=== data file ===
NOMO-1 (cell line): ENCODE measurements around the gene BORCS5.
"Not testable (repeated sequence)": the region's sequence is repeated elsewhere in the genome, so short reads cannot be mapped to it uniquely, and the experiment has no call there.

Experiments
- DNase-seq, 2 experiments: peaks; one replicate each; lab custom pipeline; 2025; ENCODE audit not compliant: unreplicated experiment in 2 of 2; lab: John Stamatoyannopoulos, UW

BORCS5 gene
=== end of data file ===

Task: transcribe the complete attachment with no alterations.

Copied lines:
NOMO-1 (cell line): ENCODE measurements around the gene BORCS5.
"Not testable (repeated sequence)": the region's sequence is repeated elsewhere in the genome, so short reads cannot be mapped to it uniquely, and the experiment has no call there.

Experiments
- DNase-seq, 2 experiments: peaks; one replicate each; lab custom pipeline; 2025; ENCODE audit not compliant: unreplicated experiment in 2 of 2; lab: John Stamatoyannopoulos, UW

BORCS5 gene